For example, my internal diatribe this morning in re: the alarm clock in my hotel room, which went something like this:

Gah, I HATE this alarm clock! This snooze button is STUPID-SMALL, and who the hell designed this on/off switch? Damn thing must either need fingers like SAUSAGES or maybe a pair of TWEEZERS to use…also who makes an ALARM clock that goes ‘meep-meep-meep’ like a newborn chick with a sore throat? I’m a developer, dammit, I need something that sounds like a LIGHTHOUSE HORN before it’ll penetrate the ‘I was up until 2:30 in the morning trying to figure something out’ fog!

Yeahhhhh, that’s a pretty strong hint that I am getting a bit past my max-tolerance for not being home.

Still…Seattle is a cool city, even for a California delta-rat like Your Faithful Correspondent; it feels a lot like home for this San Francisco native, but also has its own unique vibe that prevents me from thinking for even a moment that I’m actually stomping around “my” city, or that the water I can see from my hotel window is “my” Bay.

The cities are more like siblings than twins, you know? Similar, but also very unique. Very walk-able, lots of interesting shops and unexpected splashes of color, and Puget Sound is a wonderful place to rest your eyes after a day of staring at computer screens and such. Watching the sun set over the water as ferries scurry to and fro carrying their precious cargo home is somehow a very satisfying way to spend an idle hour. Much more entertaining than whatever the television might have to offer, for sure.

I don’t think I could live here, given that I am solar-powered and prone to “inexplicable” bouts of vague “I dunno why, I’m just kinda blue” sensations when I’m not getting a fair amount of sunlight every day; but it’s definitely a place I could visit again and again without complaints.

And with that, I’m going to get back to packing up all my cords and cables, books and handouts, and other scattered possessions. See y’all back in California tomorrow…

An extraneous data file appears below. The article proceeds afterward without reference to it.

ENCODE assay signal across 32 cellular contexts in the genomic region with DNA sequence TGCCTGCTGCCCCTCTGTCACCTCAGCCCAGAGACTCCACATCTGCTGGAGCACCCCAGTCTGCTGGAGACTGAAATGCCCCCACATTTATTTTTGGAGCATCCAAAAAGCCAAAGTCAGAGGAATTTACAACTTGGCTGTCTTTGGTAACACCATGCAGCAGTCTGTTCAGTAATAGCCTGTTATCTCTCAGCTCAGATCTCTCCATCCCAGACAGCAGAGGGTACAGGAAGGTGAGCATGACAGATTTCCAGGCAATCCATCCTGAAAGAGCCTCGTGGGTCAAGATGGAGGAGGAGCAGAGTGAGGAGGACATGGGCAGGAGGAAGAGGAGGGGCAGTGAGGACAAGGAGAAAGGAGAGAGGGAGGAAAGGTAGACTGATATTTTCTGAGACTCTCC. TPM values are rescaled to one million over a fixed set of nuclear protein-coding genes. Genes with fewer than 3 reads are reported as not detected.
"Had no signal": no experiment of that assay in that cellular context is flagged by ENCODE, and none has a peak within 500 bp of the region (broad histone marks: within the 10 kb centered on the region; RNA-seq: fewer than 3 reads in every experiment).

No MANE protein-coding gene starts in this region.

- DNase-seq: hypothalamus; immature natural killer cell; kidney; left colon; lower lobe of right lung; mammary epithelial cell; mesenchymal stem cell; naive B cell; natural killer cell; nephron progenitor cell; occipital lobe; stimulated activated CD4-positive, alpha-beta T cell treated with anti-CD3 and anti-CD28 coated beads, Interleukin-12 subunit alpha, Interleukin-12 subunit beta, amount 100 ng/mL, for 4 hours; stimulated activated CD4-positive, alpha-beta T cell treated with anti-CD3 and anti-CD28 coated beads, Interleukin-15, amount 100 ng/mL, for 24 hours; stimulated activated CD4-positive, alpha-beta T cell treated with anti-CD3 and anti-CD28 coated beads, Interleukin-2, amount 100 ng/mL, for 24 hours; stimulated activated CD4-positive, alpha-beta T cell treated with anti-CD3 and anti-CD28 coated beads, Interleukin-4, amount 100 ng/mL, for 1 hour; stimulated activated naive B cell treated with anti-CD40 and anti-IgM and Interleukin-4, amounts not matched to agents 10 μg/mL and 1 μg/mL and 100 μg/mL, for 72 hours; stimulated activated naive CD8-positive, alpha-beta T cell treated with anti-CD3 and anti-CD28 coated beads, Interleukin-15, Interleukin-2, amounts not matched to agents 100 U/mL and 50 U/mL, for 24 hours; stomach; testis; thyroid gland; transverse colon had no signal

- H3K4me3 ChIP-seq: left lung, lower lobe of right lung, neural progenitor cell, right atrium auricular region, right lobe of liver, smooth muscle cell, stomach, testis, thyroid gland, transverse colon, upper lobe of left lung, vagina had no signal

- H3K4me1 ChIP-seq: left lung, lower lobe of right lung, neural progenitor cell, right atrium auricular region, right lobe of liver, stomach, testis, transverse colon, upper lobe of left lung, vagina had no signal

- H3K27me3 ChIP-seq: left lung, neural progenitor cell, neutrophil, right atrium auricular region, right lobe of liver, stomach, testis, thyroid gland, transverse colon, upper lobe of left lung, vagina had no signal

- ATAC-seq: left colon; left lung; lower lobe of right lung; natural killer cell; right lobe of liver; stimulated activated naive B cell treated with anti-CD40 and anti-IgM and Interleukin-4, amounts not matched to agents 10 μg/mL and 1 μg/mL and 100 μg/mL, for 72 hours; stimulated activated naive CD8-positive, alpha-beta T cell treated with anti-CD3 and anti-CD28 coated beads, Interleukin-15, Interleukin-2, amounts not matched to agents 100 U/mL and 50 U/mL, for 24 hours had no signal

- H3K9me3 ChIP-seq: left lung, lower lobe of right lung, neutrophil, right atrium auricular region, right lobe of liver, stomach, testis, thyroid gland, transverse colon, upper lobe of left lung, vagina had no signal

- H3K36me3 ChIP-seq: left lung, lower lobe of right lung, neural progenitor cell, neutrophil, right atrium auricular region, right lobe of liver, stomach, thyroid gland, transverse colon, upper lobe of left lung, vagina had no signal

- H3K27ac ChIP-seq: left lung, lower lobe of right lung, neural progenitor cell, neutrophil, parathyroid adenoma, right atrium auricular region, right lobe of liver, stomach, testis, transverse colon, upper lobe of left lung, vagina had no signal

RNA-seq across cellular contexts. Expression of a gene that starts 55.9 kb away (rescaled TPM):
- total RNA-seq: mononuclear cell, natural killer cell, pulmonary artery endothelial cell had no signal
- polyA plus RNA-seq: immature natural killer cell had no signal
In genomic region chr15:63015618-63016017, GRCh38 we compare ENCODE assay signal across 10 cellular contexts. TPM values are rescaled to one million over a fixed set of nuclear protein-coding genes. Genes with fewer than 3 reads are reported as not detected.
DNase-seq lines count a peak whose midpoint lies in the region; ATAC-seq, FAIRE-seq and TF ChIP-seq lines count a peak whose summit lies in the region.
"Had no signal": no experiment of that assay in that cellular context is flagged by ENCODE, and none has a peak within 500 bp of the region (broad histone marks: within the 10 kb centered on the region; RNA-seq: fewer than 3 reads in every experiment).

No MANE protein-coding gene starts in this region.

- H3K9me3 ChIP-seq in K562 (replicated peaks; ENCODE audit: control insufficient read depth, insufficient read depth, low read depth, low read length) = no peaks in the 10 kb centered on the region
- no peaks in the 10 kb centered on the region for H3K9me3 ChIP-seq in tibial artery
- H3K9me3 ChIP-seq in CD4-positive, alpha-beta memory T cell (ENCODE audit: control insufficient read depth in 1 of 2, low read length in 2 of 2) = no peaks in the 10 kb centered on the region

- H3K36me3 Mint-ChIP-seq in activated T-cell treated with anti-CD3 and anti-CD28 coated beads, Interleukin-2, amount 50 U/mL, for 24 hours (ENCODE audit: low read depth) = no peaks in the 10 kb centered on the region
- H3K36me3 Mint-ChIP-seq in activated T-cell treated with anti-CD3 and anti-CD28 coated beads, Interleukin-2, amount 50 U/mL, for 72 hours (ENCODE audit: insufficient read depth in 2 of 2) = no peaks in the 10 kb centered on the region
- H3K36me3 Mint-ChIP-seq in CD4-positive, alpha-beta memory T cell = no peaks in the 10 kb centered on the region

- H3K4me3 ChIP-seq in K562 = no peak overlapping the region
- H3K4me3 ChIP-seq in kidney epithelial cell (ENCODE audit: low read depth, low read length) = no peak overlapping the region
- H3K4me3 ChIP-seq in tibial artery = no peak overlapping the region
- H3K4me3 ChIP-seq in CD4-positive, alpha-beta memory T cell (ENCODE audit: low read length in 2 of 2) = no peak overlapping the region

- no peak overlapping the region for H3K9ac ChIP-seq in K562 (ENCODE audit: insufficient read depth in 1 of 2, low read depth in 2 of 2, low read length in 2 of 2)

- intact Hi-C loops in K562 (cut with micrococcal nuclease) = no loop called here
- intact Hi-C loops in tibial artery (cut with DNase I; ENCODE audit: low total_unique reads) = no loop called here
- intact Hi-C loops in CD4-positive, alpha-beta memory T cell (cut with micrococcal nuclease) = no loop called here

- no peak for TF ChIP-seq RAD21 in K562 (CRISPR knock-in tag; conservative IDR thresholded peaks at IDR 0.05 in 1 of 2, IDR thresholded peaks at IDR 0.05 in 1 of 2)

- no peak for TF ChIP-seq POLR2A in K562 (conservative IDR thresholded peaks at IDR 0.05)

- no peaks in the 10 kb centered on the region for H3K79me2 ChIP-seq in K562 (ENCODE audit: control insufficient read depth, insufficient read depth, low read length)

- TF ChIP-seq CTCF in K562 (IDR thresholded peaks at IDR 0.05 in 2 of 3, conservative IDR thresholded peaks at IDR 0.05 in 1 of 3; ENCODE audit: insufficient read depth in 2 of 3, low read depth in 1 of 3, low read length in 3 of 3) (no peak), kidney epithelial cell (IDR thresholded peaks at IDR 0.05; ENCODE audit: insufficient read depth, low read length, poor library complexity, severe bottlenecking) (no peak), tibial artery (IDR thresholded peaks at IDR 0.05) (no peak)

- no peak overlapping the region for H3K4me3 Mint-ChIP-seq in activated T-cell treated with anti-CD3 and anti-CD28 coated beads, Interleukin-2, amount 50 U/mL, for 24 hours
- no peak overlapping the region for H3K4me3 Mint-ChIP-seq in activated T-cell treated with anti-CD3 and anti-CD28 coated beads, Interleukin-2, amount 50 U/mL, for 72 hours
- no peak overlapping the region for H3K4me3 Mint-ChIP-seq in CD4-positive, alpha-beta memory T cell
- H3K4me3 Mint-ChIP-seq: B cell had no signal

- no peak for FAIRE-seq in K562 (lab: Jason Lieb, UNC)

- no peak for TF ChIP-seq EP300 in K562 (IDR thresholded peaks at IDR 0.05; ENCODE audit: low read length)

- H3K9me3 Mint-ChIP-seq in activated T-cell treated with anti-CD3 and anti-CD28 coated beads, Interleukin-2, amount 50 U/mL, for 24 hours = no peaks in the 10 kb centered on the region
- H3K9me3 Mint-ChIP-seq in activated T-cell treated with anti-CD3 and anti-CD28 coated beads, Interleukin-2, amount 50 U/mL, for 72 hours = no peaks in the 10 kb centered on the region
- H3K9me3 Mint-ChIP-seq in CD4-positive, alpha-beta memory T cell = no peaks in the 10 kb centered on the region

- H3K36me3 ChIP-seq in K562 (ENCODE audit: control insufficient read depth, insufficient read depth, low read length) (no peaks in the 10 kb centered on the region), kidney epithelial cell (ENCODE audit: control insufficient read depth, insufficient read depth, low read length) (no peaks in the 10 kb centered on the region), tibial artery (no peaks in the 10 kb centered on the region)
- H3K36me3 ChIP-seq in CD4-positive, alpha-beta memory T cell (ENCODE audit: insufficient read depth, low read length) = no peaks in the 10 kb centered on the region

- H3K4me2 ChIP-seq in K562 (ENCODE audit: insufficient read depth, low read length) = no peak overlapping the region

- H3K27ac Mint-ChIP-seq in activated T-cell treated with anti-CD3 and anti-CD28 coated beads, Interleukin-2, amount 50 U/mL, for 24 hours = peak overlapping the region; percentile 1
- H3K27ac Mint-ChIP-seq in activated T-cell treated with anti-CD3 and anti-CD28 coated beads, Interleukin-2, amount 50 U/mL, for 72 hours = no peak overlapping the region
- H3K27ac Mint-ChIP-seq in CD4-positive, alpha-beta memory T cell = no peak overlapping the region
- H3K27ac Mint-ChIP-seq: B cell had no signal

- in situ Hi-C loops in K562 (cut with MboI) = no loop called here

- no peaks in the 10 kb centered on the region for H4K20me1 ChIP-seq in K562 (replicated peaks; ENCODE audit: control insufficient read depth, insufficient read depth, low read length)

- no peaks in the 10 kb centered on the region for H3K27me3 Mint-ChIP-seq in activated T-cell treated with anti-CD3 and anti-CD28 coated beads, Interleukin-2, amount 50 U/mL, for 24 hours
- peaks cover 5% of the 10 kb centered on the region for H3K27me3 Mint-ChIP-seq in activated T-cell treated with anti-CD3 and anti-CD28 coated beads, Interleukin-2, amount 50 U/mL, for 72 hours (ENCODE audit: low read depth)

3 comments:

Michael Irwin said...

No PASS for me. Oh well. SQL Saturday in Montreal in three weeks instead - that's driveable from here. PASS isn't. Good to hear you enjoyed things - was there lots of stuff about SS2016?

Mike

Mother of Chaos said...

Not as much on 2016 as I expected, honestly - although to be fair, my emphasis was mostly on 2012/2014 internals so I probably missed a lot of what was going on for that version. They did have a TON of stuff about Cloud / Azure / changes coming to columnstore indexes etc.

One of the things I found really interesting was actually a side chat I had with a guy from Microsoft around how they are planning to switch to having monthly or quarterly releases-as-such rather than the current "you get {current version}, there are patches and service packs here and there, and then 1-3 years later a whole new version." MegaBank specifically has a LOT of hoops to jump through and red tape to cut before we are allowed to upgrade core software; we only just got 2012 a couple months ago, not because we didn't want to upgrade but because it just takes that long for a "new" version of our stuff to get through all the red tape, testing, blah blah blah.

If they were releasing core changes to the engine itself every month, and deprecating support on a quarterly basis (so if your version is over one year old => no support from Microsoft), we'd be in a world of hurt for compliance unless the folks in charge of Such Things figured out how to 'fast track' our upgrade paths. #JoysOfWorkingForBigBanks

Terryn Rutford said...

I think in cloud powered. I live in Tucson and after a million days of 110+ degree weather I have no energy. I seriously want to throw a party when the temp drops below 80.